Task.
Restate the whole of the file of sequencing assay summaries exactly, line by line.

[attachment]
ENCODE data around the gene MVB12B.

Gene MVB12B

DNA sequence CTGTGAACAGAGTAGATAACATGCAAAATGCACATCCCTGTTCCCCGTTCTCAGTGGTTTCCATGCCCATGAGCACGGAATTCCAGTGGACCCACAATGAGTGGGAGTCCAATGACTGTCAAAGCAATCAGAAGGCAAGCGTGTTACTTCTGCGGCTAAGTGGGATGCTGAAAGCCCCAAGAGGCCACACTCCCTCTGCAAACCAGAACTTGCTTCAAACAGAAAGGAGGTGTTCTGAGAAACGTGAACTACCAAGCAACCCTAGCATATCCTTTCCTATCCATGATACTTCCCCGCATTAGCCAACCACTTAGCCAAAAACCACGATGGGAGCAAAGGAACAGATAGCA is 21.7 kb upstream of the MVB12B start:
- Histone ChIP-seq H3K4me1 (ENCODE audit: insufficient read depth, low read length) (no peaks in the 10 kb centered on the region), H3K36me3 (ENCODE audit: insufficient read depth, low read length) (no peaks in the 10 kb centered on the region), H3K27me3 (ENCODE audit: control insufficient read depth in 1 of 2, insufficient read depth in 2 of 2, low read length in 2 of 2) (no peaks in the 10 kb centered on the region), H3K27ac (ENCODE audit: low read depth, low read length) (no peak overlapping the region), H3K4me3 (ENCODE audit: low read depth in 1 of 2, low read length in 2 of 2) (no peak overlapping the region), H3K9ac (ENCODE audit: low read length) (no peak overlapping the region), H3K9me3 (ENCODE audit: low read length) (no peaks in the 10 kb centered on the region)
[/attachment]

ENCODE data around the gene MVB12B.

Gene MVB12B

DNA sequence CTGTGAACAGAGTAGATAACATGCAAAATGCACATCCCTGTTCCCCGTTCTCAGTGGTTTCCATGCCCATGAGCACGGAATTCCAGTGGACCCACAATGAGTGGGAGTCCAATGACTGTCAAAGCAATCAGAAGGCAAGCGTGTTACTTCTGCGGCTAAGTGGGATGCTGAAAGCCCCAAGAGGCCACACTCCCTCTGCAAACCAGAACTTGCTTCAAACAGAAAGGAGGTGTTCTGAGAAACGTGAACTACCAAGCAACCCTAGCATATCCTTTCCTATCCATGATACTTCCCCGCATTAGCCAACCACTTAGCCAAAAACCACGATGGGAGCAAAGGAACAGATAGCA is 21.7 kb upstream of the MVB12B start:
- Histone ChIP-seq H3K4me1 (ENCODE audit: insufficient read depth, low read length) (no peaks in the 10 kb centered on the region), H3K36me3 (ENCODE audit: insufficient read depth, low read length) (no peaks in the 10 kb centered on the region), H3K27me3 (ENCODE audit: control insufficient read depth in 1 of 2, insufficient read depth in 2 of 2, low read length in 2 of 2) (no peaks in the 10 kb centered on the region), H3K27ac (ENCODE audit: low read depth, low read length) (no peak overlapping the region), H3K4me3 (ENCODE audit: low read depth in 1 of 2, low read length in 2 of 2) (no peak overlapping the region), H3K9ac (ENCODE audit: low read length) (no peak overlapping the region), H3K9me3 (ENCODE audit: low read length) (no peaks in the 10 kb centered on the region)